A battle fought on the Falkland Islands may have long-term implications for world peace on the internet.
The islands - boasting a population of just 3,000 - were the setting for a big ownership battle in 1982 between Britain and Argentina which had huge political implications. Their significance appears not to have diminished over time.
On 24 January, the board of directors for internet overseeing organisation ICANN, met to discuss a number of issues, including "Redelegation of .FK (Falkland Islands (Malvinas)". The Falkland Islands has only a tiny number of .fk domains - around 30 - but this has not prevented other countries from fighting over similar territory in the past.
However, while many redelegations are the result of hot disputes, the administrative staff for .fk assured us that the changes they had requested were not controversial. The current admin contact, Gordon Ewing, has retired and his replacement, Tim Cotter, told us he wanted to change the domain information to accurately reflect who should be contacted.
Likewise, the current technical contact, U-NET, is to be replaced by Cable & Wireless. Cable & Wireless has been running the registry for years and both companies had decided it was easier and more logical for C&W to take over so it didn't have to run insignificant changes through a second body.
The changes were requested in March last year, and all parties agreed and signed "a lot of documents" which were then sent to ICANN in June. So, why has it taken ICANN six months to make two agreed, simple changes and why were they put to a board meeting?
The answer, explained ICANN's man-in-Brussels Paul Verhoef, is the new contract being drawn up between the world's countries and ICANN. ICANN was waiting on a letter from the .fk domain authority that stated their commitment to hold talks with ICANN over a new contract between the two. The redelegation request was approved at the next board meeting after this letter was received, Verhoef said.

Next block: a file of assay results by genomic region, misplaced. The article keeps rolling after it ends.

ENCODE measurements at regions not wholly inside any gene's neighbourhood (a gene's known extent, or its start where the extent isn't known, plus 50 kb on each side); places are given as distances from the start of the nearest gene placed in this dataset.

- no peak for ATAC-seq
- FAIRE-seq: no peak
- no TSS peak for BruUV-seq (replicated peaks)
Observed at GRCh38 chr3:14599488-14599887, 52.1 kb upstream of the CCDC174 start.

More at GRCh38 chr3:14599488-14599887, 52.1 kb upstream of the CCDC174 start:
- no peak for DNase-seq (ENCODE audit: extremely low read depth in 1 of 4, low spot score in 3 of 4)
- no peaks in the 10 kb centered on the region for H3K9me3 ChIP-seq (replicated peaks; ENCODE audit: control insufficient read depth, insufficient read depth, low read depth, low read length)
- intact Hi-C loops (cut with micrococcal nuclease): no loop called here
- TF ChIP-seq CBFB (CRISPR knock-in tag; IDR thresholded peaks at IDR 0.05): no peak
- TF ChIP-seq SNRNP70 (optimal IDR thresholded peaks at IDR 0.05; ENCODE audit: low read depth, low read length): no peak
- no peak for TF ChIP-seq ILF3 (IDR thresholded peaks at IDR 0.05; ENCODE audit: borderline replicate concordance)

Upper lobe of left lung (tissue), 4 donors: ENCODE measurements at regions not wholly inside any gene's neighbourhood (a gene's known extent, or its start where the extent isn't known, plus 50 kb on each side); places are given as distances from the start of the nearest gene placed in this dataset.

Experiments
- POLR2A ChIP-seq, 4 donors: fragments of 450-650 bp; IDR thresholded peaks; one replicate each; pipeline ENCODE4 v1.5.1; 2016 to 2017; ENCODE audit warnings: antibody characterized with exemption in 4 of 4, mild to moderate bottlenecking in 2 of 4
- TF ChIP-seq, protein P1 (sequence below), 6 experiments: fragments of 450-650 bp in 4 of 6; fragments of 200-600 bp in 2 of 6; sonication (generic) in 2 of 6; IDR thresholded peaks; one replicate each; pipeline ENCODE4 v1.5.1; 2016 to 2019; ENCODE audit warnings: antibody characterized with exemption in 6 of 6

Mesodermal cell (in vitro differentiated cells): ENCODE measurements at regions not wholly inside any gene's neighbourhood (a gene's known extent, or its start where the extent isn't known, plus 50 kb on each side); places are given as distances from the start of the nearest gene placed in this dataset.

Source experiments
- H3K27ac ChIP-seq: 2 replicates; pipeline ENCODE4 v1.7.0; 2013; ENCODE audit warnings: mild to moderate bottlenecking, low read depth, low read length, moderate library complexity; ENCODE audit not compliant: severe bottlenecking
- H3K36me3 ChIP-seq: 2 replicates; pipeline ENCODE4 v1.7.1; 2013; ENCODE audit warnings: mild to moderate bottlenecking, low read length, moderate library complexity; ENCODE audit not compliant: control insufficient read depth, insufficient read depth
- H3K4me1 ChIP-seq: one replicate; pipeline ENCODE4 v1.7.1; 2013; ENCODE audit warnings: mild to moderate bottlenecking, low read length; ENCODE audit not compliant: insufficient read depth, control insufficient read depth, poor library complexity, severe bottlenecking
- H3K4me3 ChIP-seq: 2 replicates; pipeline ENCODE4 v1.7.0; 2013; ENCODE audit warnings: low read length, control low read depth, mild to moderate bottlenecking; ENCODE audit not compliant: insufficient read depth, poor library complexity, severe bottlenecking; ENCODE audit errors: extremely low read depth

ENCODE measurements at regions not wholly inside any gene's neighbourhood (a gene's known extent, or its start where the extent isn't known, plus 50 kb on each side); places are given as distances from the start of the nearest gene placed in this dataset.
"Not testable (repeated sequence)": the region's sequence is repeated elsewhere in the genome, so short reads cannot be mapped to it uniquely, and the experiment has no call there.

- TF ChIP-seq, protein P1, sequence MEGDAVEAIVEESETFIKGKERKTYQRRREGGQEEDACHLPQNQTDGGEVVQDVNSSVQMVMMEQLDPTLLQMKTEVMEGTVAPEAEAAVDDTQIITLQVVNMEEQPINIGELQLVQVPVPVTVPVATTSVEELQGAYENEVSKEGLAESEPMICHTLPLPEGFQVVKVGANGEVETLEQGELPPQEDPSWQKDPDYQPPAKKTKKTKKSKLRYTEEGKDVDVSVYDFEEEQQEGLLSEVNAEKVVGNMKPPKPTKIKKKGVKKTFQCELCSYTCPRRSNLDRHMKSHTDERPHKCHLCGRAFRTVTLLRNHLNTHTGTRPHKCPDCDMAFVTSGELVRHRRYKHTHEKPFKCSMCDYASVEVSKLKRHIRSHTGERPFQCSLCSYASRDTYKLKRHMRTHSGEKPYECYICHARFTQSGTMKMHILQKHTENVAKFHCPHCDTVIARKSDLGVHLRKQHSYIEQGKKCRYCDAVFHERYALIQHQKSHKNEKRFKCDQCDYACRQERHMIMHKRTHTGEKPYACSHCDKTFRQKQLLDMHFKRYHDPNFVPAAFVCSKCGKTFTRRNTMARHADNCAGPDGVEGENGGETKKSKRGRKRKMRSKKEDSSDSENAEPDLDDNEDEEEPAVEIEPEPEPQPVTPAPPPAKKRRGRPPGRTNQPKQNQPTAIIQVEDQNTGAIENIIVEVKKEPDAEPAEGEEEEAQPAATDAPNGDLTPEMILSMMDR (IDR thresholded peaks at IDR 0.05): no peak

There is some history to this. ICANN in the past withheld important registry changes - including redelegations - from being enacted by the organisation charged with keeping the technical side of the internet working, IANA. Its aim each time was to force the country registries into signing a contract that recognised ICANN as their ultimate authority. The strong-arm tactics caused a split between the organisation, based in Los Angeles, and a large number of powerful countries around the world.
While it appears that ICANN has repeated the same tactic, Verhoef was at pains to dismiss the previous ICANN contracts and the tension caused by their attempted introduction. Instead, he assured us, the letter required from the Falklands was not legally binding and stated simply that the registry was keen to start discussion over a new agreement between the two.
There are another 10 European country registries that have told ICANN they are keen to start discussions and another 10 in the rest of the world, Verhoef said. ICANN has publicly stated that the new agreements will be a memorandum of understanding rather than an insistence of ICANN's authority. Many see such a contract, if achieved, as a useful tool.
While ICANN's reversion to withholding changes until it gets what it wants will concern some, the tactic could eventually help foster relations between the world's different internet communities and the organisation that sees itself as an essential overseeing body. The proof, as ever, will be in the pudding and what contracts ICANN finally draws up.
ICANN does, however, need to concentrate a little more on after-achievement work. The board meeting's minutes have still to be posted, and IANA has still to make the agreed changes to the .fk registry information. ®